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Rankin Inlet prioritizes rehoming, not destroying abandoned dogs

111 dogs sent south in 2021
Since 2017, Rankin Inlet has been rehoming abandoned dogs in the south rather than destroying them. Seen here is the indoor portion of the dog pounds in the hamlet. Photo courtesy of Mark Wyatt ᑕᐃᒪᙵᓂ 2017−ᒥ, ᑲᖏᖅᖠᓂᖅ ᐊᖏᕐᕋᖅᑖᖅᑎᑦᑎᓯᒪᕗᑦ ᐃᒃᓯᖕᓇᑯᓂ ᕿᒻᒥᓂ ᖃᓪᓗᓈᑦ ᓄᓇᖓᓐᓂ ᑐᖁᑕᐅᙱᖔᖅᖢᑎᒃ. ᐅᕙᓂ ᑕᑯᒃᓴᐅᔪᖅ ᐊᑕᐅᓯᐅᔪᒥ ᕿᒻᒥᒃᑯᕕᒃ ᕼᐋᒻᓚᐅᔪᒥ.

Though they’re no longer being destroyed when caught by bylaw, Rankin Inlet’s dogs still deserve proper care from owners.

“We do have a lot of dogs here that I would say are somewhat neglected, that live their lives on the end of chains,” said Mark Wyatt, director of protective services with the hamlet.

When they get loose, bylaw catches them and keeps them in one of two pounds in the community - one outside for bigger dogs that can handle the low temperatures, and a heated indoor pound for smaller dogs.

The indoor holding area was built in the fall using a seacan, framed, insulated and sheeted with plywood and is kept warm by circulating air from the garage next door and supplemented with an infrared heater. The outdoor pen has shelters and space for six dogs at any given time.

Wyatt will usually post the dogs on Facebook or try to contact the owners by another means.

“There are a lot of good dog owners in town,” he said, adding that he tries to reunite dogs with their owners and provide education on making sure their pets don’t get loose.

In the recent past there was little alternative for the dogs whose owners don’t come to collect them – those animals would be shot. The hamlet used to destroy about 150 dogs per year because of this, roughly one every other day.

“It’s the standard practice in a lot of different communities,” said Wyatt. “Stray dogs are generally tied up for a couple days and then if the owners don’t claim them, they’re just shot.”

Since Wyatt took over in 2017, abandoned dogs are now rehomed in the south, at no cost to the hamlet, thanks to connections he’s made and fundraising efforts.

Bylaw works closely with Kangiqliniq Spay, Neuter and Rescue, an organization run by Wyatt and Page Burt. The group raises funds to run spay and neuter clinics and provide some veterinarian services.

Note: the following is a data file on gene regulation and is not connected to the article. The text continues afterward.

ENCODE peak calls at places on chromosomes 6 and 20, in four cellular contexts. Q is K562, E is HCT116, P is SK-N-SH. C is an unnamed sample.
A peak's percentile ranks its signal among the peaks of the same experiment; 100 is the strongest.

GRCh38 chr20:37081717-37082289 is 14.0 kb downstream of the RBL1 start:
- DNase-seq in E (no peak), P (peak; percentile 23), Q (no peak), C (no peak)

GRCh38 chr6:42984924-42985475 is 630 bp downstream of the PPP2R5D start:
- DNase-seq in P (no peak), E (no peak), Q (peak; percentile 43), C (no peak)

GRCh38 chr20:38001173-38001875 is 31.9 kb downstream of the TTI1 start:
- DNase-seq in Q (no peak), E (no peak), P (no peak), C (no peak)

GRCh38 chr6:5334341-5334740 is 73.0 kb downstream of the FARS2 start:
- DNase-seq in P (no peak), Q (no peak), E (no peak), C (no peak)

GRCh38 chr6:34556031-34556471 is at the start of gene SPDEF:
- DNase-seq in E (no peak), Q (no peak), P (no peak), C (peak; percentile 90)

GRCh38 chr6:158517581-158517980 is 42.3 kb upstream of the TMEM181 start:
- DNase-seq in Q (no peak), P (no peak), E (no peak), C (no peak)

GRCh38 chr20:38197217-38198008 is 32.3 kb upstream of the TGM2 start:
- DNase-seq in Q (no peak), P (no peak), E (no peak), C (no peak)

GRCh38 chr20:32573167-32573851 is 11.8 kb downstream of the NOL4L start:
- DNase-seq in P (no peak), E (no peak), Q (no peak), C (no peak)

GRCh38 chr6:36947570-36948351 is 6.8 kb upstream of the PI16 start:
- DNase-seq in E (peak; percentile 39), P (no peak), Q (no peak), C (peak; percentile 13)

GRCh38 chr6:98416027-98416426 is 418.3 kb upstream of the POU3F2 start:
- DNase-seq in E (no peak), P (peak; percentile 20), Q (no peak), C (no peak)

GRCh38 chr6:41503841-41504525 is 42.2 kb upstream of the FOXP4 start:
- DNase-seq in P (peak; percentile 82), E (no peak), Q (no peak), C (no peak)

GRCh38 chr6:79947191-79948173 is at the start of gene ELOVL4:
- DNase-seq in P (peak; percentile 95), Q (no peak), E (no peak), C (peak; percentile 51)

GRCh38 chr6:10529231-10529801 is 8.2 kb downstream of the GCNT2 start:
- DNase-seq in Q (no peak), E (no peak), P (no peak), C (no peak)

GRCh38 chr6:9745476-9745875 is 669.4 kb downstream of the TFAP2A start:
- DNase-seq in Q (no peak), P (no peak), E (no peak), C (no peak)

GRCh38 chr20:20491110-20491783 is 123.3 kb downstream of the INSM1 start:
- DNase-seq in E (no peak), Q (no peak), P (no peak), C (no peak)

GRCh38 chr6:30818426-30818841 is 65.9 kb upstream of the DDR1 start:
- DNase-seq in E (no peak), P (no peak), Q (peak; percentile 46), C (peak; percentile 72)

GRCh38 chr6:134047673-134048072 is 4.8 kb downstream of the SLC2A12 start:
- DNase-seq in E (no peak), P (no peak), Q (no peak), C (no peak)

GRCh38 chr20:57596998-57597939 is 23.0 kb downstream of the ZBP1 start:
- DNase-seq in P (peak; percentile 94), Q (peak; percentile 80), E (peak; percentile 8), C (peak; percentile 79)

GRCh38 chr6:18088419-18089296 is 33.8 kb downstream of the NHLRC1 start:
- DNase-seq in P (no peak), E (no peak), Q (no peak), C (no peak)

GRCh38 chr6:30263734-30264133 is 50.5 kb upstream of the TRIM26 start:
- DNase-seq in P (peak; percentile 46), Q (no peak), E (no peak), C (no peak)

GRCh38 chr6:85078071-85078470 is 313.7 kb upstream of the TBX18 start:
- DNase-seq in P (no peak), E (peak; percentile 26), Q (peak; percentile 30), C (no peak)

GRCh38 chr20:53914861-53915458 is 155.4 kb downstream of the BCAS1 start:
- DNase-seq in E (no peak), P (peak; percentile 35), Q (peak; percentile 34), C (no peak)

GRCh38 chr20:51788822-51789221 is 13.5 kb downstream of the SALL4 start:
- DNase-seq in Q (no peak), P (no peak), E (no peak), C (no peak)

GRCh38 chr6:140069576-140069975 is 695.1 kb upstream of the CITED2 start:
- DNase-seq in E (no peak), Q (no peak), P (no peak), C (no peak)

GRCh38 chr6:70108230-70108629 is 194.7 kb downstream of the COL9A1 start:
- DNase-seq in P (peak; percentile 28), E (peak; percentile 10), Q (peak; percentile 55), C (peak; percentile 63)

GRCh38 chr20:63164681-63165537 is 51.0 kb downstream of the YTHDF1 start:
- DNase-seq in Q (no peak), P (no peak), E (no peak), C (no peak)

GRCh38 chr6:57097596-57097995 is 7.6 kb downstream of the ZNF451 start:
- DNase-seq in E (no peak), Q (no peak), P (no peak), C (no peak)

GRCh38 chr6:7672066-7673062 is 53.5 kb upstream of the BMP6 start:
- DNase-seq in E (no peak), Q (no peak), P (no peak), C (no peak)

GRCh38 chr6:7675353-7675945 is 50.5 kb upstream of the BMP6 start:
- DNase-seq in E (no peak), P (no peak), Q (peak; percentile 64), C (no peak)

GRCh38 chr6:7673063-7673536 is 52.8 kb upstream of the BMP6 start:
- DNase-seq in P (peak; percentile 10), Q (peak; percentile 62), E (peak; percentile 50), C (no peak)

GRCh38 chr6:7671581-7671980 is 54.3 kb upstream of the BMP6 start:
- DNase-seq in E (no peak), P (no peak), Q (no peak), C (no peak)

The group also gives aid to a rescue group in Baker Lake run by Andrea Robinson, helping get dogs from the community vaccinated and with the occasional rescue that finds itself overnighting in Rankin.

In 2021, 111 Rankin Inlet dogs were sent south. In the first week of 2022, another four were destined for lower parallels. Bylaw is currently raising two puppies until they’re old enough to be sent out - the other nine in the litter had frozen to death.

“They all go south, they all get new homes,” said Wyatt, except for aggressive dogs, which still get destroyed.

Bylaw also provides vaccination for dogs it captures, as well as for dogs owners bring in.

Many communities in the territory have been seeing a rise in foxes lately, including Rankin Inlet. Rabid foxes tend to either be aggressive or super friendly, said Wyatt, but either way deadly to unvaccinated dogs.

“Once a dog gets rabies, it’s a deadly disease,” he said. “You can’t do anything about vaccinating it after the fact. Same thing with people. Once people get rabies, it can be an incredibly deadly disease, so we want to try to make sure none of that happens.”

He said the loose dog situation in town seems to be improving over the years.

“I think it’s getting a lot better,” said Wyatt. “I think people are now more aware that bylaw is here to help them with their dogs, as opposed to just capture them and get rid of them. Our goal is to have responsible dog owners raising their dogs as family pets, if they can, and taking good care of them.”

What’s not appropriate, he said, is dogs living on three-foot leashes without adequate shelter.